Dipalie Mehta, former advertising executive and currently chef at a fine dining restaurant in Delhi, meets me for coffee after her shift. She’s reading a book when I reach the venue. “Chefs are usually socially awkward. They do not like meeting strangers and would much rather relax at home, among familiar faces. Perhaps it is due to the isolated nature of our work that we become like this,” she says.

Mehta has been a chef at Masala Library since its inception 10 months ago.

Unable to cope with the pressure, she quit her job as an advertising executive. “I needn’t be in office managing a client’s Twitter feed at 4 in the morning, but the thing with advertising is that you will never clock out. It is always on your mind, and it led to my blood pressure crashing. So I quit to pursue something I like.”

Mehta’s current job is what she would call her vocation: “Advertising was just something I was moderately good at, never something I was passionate about.” She uses the word “happy” to describe how she feels being a mid-level chef, but recognises that stress levels have remained the same. “Being a chef is as stressful as working a corporate gig. To begin with, your sleep cycle will always be messed up, because shifts are irregular. For instance, I would work the night shift before this, and just when I had got used to sleeping at 3 am and going to work at 12, I have the morning shift again. But my body clock is still used to sleeping at 3 am. Sometimes, I may do a night shift and get back at two or three in the morning, and be back at work at nine in the morning. This isn’t a profession where you can go to work sleep-deprived and hungover, since you are on your feet at all times.”

Then there is the inevitable high-pressure time during service every day. “Chefs tend to scream at their team if the food is not ready on time,” says Mehta. “So do I, if I’m on the pass. The chef at the range has probably piled up four orders, and cannot send the food untasted, or uncooked, so he’s under pressure.”

Her typical day at the restaurant is nine hours long, with breaks in between for lunch and tea. She begins by checking ingredients at the store, confirming that nothing is past its expiry date, then collecting her lagans and kadais at her designated area. Preparation takes the next two hours, as she chops kilos of vegetables for the day. Over and above her regular chores, Mehta also takes care of her team, making breakfast, lunch and dinner for them, and chai twice a day.

According to her, “You end up doing a lot of grunt work in the kitchen. You must learn to work as fast as you can, otherwise you won’t learn anything. In a team, you are assigned a set of tasks, which you have to do every day. If I want to learn something new, like a new curry on the menu, I won’t have the time to stand with the chef and just observe.”

Learning to be as fast as one can affects one’s learning curve as well, and fibbing your way through is not an option in the kitchen, where results are in front of everybody. “If you haven’t given your 100 per cent into a product in advertising, you can still fib and win the pitch, but you can’t do that in the kitchen. Your food is either good, or it is bad. You can’t manipulate a lot of those things. Proving your mettle is an unsaid thing in the kitchen industry. No one will come to you and say you’re useless, but if they think you are, they may not give you the opportunity for finer work — the complicated stuff,” says Mehta.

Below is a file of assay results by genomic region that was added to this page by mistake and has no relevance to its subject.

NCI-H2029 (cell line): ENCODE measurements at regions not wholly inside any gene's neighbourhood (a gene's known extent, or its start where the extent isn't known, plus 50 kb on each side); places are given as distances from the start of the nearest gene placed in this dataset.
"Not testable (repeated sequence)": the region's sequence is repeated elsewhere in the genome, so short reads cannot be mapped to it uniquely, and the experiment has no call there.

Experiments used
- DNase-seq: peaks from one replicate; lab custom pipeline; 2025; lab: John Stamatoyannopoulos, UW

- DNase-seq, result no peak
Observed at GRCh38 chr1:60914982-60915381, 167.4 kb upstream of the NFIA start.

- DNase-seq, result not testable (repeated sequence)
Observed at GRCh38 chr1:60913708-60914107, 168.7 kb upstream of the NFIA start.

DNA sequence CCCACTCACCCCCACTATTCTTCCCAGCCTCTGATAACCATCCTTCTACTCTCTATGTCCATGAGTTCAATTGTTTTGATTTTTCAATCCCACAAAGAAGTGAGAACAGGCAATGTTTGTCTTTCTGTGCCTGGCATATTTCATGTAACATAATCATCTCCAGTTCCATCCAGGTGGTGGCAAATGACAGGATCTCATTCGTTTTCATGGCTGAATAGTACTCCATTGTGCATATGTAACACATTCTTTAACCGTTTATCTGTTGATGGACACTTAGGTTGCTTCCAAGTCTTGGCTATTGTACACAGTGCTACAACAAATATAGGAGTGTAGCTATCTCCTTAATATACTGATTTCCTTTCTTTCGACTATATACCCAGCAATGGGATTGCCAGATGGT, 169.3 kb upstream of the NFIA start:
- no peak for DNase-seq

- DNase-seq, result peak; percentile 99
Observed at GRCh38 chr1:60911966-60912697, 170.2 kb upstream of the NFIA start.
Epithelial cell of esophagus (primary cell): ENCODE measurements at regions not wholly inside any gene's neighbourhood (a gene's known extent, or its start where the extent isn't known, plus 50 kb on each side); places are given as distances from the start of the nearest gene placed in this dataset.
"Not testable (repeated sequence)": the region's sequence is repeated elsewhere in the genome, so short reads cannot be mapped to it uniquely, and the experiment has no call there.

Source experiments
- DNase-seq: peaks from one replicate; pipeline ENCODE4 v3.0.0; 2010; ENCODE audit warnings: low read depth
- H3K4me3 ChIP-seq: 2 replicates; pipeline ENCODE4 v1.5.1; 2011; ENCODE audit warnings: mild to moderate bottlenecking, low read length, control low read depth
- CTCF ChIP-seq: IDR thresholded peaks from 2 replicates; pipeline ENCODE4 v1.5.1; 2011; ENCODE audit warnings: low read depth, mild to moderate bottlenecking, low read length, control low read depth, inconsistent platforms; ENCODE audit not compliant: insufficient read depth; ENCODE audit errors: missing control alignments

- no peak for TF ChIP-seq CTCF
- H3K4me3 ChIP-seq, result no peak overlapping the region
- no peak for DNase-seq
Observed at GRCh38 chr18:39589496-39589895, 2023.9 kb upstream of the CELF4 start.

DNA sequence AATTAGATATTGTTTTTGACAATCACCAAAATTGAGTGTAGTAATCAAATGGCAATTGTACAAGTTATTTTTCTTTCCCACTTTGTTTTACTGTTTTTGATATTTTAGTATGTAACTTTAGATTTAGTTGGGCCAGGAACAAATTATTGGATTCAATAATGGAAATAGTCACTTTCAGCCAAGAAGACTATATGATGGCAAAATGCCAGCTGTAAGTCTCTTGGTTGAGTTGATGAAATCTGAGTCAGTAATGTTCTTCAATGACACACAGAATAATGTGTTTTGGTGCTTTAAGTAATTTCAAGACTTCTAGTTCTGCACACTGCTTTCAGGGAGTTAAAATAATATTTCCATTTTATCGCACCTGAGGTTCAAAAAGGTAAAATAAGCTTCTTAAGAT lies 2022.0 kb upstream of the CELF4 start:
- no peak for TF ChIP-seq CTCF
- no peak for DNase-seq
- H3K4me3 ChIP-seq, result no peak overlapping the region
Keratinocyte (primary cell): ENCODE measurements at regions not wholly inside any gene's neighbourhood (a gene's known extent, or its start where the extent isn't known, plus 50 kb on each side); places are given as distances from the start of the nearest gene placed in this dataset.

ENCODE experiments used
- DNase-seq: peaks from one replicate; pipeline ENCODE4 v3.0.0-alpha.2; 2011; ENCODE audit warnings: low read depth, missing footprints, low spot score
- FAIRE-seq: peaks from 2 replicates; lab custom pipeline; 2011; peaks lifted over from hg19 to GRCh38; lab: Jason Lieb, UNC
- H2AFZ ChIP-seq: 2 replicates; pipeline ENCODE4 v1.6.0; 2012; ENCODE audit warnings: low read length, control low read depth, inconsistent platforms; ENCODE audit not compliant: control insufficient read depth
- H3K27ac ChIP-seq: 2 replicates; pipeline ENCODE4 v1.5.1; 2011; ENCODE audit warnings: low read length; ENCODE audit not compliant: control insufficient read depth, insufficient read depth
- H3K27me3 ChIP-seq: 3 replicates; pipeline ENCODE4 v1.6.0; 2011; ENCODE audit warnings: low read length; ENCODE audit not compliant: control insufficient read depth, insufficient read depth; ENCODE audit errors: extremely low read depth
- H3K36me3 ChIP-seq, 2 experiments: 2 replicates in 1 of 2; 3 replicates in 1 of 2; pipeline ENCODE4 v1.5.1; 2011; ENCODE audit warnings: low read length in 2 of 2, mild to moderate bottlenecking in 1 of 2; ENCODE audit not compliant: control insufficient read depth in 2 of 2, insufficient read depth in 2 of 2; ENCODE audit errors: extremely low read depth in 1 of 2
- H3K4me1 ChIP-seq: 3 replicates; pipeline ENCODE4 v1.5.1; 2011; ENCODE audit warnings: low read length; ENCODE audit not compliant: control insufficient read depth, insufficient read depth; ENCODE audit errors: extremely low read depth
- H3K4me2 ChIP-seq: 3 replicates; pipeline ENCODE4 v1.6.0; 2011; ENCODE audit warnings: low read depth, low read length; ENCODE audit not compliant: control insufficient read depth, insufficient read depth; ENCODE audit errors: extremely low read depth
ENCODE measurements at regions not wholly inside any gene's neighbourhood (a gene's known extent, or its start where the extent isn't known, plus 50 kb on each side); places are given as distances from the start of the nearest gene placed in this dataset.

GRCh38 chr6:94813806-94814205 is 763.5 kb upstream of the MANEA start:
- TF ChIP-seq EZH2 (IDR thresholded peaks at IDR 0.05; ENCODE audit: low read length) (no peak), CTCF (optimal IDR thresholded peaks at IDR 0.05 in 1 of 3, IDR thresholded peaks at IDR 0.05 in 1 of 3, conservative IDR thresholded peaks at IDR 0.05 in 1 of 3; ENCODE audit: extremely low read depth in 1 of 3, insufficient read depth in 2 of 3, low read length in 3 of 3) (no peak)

And then there’s physical and emotional stress, along with performance pressure that you can’t really talk about, because chefs are supposed to be very tough. For instance, cuts and burns are a real threat.

Being ‘tough’ preoccupies Mehta. “A lot of the stress comes from the fact that you can’t show your emotions, and it can get frustrating.” She admits that it doesn’t help your stress levels if you’re a woman in this profession. There is the very tangible stress of being as physically strong as men. In a 1,500-strong organisation, Mehta has only six female colleagues. Gender ratio-wise, hospitality remains an extremely skewed industry.

“While chefs are very supportive in my organisation, I can imagine what happens to someone who doesn’t fit the definition of ‘tough,” Mehta says. She even finds similarities between her previous job and the hospitality industry when it comes to the pressure exerted on employees to be ‘tough’. “I’m physically very strong, so I manage, but if someone isn’t physically strong and wants to become a chef, she/he should be able to do that and not think that they’ll be trampled. If someone can’t pick up a machine, it is okay to ask for help.” Safety can be a concern too. Kitchens involve a lot of physical proximity, so chances of molestation are high. “So you must stand your ground and say ‘Boss!’ in such situations”, concludes Mehta.

Women feel the pressure to outperform colleagues, while for men, it is the pressure to get comfortable working with women, for which sometimes they need to fight their own hesitation. Mehta gets put off by misogynist lunch-time gossip, because she feels that it ultimately affects one’s performance and group dynamics. She also feels that this is something that is common for women, irrespective of the industry they’re working in.

Then there are coping mechanisms people in the industry fall back upon, which may affect their lifestyle. “There is always a situation by the end of your shift where you feel like you need a drink, and this ‘I need a drink’ feeling may snowball without you realising that it has. There are so many chefs who have an alcohol- or smoking-related health issue, or eating disorders. It is particularly difficult for stress eaters to have a balanced diet, since food is readily available at all times in the kitchen.”

Would Mehta consider a change of profession yet again, to keep stress levels down? No, comes a firm answer from the chef. She’s here to fight to the end.